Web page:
Page 97 - Ad Hoc Report June 2018
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 Congress to increase the CJA hourly rate, one panel attorney expressed his frustra- tion to the Committee:
For 11,000 CJA panel reps [sic], the judges decided not to even approach Co ngress and ask for what the rate should be right now. Think about that. Who does that benefit? Now, they did it “for our own good.” Well, thank you. I really appreciate that, but I don’t feel very good about it, as you can tell.197
3.5.2 Effects of the National CJA Panel Rate
Insufficient hourly-rate funding for CJA panel attorneys has consistently been identified as a threat to effective representation. The hourly rate paid to CJA panel attorneys has fallen well behind prevailing rates for legal work. As the gap between rates paid for CJA representation and those earned elsewhere in the law grows, highly qualified lawyers become increasingly unwilling to accept CJA appoint- ments. Some of the best lawyers doing this work leave the panel altogether.198 This problem is not a new one.
In 1993, the Prado Committee found that “[a] primary reason for the grow- ing dissatisfaction with the functioning of [the] private bar component of the CJA program stems from the historically and increasingly inadequate compensation paid to panel attorneys.”199 Over two decades later in 2005, a subcommittee of
the Defender Services Committee, evaluating the placement of the CJA program within JCUS, reached the same conclusion,200 finding that the primary reason that attorneys declined CJA appointments was the “low level of CJA panel attorney compensation and concerns about voucher reductions.”201 Surveys commissioned by the subcommittee supported this finding. The subcommittee concluded that “the failure to fund the panel attorney program adequately, including fair and rea- sonable compensation rates, has adversely impacted . . . the availability of qualified attorneys to accept CJA appointments.”202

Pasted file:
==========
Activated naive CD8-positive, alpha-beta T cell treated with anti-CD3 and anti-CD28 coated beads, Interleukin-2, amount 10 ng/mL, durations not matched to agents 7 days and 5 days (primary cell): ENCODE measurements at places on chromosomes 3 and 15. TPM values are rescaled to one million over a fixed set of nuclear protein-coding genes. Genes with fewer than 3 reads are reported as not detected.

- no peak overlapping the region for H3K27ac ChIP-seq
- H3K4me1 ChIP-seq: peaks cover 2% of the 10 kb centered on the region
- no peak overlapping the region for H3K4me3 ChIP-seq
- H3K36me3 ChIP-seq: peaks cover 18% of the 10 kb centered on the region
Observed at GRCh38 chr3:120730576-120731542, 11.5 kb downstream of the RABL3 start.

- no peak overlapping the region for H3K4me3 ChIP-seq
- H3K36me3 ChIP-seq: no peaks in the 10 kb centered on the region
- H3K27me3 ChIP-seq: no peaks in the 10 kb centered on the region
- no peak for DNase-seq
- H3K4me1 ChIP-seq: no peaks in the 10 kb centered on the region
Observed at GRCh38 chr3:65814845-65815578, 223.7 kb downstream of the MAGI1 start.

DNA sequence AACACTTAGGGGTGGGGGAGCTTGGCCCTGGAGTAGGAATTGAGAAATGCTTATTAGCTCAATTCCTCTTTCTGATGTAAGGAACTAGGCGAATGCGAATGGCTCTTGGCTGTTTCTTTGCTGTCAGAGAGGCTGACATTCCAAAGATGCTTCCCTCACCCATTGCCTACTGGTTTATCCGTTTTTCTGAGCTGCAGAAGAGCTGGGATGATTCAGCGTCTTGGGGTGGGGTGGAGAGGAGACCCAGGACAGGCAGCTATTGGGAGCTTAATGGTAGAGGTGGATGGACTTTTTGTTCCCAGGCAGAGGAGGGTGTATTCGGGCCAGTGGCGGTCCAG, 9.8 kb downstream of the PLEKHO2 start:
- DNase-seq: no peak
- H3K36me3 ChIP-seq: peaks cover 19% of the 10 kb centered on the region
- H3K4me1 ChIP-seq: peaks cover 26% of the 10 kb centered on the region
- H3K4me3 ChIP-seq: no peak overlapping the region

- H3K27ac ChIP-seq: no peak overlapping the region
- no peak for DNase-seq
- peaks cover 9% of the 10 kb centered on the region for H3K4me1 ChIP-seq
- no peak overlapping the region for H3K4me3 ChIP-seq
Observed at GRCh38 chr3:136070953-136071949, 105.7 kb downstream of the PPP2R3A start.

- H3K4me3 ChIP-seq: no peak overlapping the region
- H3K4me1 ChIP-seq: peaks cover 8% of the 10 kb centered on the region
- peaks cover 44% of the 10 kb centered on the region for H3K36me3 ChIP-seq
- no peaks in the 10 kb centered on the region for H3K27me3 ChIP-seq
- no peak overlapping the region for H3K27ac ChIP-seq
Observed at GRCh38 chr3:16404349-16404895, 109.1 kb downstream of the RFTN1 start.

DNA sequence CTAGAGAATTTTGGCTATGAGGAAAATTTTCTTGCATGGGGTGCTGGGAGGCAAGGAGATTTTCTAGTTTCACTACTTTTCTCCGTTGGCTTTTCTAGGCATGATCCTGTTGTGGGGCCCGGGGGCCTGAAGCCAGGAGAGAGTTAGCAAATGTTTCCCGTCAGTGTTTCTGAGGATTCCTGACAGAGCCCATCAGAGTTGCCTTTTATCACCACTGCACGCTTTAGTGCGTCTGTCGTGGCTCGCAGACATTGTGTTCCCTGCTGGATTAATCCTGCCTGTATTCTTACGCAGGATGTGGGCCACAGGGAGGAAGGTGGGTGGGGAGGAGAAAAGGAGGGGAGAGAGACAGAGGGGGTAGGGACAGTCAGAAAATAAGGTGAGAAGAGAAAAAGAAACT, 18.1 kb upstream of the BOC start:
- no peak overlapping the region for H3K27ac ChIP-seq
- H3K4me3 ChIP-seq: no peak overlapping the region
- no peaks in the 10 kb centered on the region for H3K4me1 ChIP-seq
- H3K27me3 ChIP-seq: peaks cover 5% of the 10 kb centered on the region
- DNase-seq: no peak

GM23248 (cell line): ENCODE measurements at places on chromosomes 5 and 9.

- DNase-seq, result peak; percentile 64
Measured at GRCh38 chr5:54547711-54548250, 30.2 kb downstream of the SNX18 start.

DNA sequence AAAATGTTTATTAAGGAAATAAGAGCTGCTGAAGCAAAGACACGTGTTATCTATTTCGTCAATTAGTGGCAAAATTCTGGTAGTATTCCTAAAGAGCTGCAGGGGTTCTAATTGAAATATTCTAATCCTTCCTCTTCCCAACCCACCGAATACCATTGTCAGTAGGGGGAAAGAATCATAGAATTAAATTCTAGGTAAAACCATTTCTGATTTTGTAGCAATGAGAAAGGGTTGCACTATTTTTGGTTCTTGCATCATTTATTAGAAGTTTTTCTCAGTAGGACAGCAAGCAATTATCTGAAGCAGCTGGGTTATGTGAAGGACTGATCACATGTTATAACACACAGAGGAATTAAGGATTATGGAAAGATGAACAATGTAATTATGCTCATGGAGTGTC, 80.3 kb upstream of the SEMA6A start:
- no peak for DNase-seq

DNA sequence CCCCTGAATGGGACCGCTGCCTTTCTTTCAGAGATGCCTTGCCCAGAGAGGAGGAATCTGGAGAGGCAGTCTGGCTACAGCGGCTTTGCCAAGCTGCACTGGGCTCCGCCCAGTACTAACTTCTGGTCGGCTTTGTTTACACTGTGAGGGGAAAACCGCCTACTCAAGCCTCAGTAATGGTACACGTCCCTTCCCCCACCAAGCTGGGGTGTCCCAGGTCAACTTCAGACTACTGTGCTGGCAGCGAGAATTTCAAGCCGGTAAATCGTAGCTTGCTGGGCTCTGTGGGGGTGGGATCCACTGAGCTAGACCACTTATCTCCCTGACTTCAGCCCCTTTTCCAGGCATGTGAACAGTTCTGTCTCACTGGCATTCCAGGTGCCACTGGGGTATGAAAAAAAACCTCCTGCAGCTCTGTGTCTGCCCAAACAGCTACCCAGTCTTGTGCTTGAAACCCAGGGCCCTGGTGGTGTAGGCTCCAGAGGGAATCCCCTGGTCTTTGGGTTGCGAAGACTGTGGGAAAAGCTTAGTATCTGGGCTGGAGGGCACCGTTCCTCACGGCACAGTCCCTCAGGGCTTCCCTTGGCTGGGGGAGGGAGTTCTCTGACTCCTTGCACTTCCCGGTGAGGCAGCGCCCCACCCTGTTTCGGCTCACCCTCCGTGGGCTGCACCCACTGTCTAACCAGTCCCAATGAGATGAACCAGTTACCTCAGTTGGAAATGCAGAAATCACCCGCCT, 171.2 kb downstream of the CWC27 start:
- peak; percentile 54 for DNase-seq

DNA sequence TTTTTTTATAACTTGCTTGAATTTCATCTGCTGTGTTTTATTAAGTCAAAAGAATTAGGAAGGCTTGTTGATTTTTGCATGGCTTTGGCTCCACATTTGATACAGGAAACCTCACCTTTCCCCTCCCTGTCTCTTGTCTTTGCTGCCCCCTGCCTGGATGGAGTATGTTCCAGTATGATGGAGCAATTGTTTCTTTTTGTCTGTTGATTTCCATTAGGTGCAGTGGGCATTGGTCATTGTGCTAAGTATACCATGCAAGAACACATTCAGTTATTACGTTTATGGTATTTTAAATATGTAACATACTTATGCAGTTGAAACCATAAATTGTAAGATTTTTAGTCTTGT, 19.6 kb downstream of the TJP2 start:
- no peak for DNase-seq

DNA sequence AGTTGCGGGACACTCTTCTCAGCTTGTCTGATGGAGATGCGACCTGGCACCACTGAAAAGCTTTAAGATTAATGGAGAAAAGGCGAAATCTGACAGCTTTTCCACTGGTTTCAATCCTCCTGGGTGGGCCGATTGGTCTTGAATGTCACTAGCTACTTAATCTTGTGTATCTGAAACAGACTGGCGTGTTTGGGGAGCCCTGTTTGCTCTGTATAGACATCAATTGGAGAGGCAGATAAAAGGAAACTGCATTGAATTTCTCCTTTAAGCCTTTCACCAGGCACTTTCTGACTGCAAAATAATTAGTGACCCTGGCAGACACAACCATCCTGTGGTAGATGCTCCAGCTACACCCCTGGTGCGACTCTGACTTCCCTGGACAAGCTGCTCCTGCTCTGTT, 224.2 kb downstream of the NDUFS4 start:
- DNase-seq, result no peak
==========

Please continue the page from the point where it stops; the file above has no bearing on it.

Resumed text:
This Committee’s conclusions are no different. Both the $132-per-hour non-capital rate which Congress has funded, and the unfunded $148 statutorily authorized non-capital rate, are too low and need to be significantly increased. These rates cause the loss of qualified counsel from CJA panels and make it difficult to attract young, capable federal criminal practitioners to an aging panel. As explained
197 JohnConvery,CJADist.Rep.,W.D.Tex.,PublicHearing—SantaFe,N.M.,Panel6,Tr.,at33.
198 Seee.g.insectionCbelow:“WhatIunderstandisthatsomeofthebestandthebrightesthaveleft the list, so there’s a relationship between who you get and how you treat people.” Retired Judge Nancy Gertner, Senior Lecturer, Harvard Law School, Public Hearing—Philadelphia, Pa., Panel 2b, Tr. at 9; “I’ve had lawyers tell me ‘I can no longer work for free.’” Deborah Williams, FPD, S.D. Ohio, Public Hearing—Philadelphia, Pa., Panel 10, Tr. at 29.
199 Rep.oftheJudicialConferenceComm.CJARev.Comm.,March1993,at37.Emphasisadded. 200 GleesonReportpg.16.
 201 Id.at14. 202 Id.
No recommendation presented herein represents the policy of the Judicial Conference of the United States unless approved by the Conference itself.
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